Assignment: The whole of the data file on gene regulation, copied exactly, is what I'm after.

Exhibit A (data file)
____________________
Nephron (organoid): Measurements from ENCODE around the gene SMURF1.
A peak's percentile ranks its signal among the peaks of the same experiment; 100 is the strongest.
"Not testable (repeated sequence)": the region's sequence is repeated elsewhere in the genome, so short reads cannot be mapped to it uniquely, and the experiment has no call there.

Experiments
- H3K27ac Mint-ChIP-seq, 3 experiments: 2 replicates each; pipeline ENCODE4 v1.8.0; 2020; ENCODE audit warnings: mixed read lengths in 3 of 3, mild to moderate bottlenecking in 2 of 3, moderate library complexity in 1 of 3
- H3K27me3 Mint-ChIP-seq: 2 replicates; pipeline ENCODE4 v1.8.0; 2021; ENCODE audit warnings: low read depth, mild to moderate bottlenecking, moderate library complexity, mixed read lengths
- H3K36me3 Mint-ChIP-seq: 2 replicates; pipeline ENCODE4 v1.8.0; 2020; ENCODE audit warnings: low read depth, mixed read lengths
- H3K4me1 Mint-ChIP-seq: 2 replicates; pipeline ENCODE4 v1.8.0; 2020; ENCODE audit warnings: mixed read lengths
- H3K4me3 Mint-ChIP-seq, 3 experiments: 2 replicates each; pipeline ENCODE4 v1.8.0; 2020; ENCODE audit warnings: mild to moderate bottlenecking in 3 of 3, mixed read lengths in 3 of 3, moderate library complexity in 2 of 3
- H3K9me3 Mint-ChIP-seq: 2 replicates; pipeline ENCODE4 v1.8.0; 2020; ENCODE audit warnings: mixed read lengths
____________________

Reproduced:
Nephron (organoid): Measurements from ENCODE around the gene SMURF1.
A peak's percentile ranks its signal among the peaks of the same experiment; 100 is the strongest.
"Not testable (repeated sequence)": the region's sequence is repeated elsewhere in the genome, so short reads cannot be mapped to it uniquely, and the experiment has no call there.

Experiments
- H3K27ac Mint-ChIP-seq, 3 experiments: 2 replicates each; pipeline ENCODE4 v1.8.0; 2020; ENCODE audit warnings: mixed read lengths in 3 of 3, mild to moderate bottlenecking in 2 of 3, moderate library complexity in 1 of 3
- H3K27me3 Mint-ChIP-seq: 2 replicates; pipeline ENCODE4 v1.8.0; 2021; ENCODE audit warnings: low read depth, mild to moderate bottlenecking, moderate library complexity, mixed read lengths
- H3K36me3 Mint-ChIP-seq: 2 replicates; pipeline ENCODE4 v1.8.0; 2020; ENCODE audit warnings: low read depth, mixed read lengths
- H3K4me1 Mint-ChIP-seq: 2 replicates; pipeline ENCODE4 v1.8.0; 2020; ENCODE audit warnings: mixed read lengths
- H3K4me3 Mint-ChIP-seq, 3 experiments: 2 replicates each; pipeline ENCODE4 v1.8.0; 2020; ENCODE audit warnings: mild to moderate bottlenecking in 3 of 3, mixed read lengths in 3 of 3, moderate library complexity in 2 of 3
- H3K9me3 Mint-ChIP-seq: 2 replicates; pipeline ENCODE4 v1.8.0; 2020; ENCODE audit warnings: mixed read lengths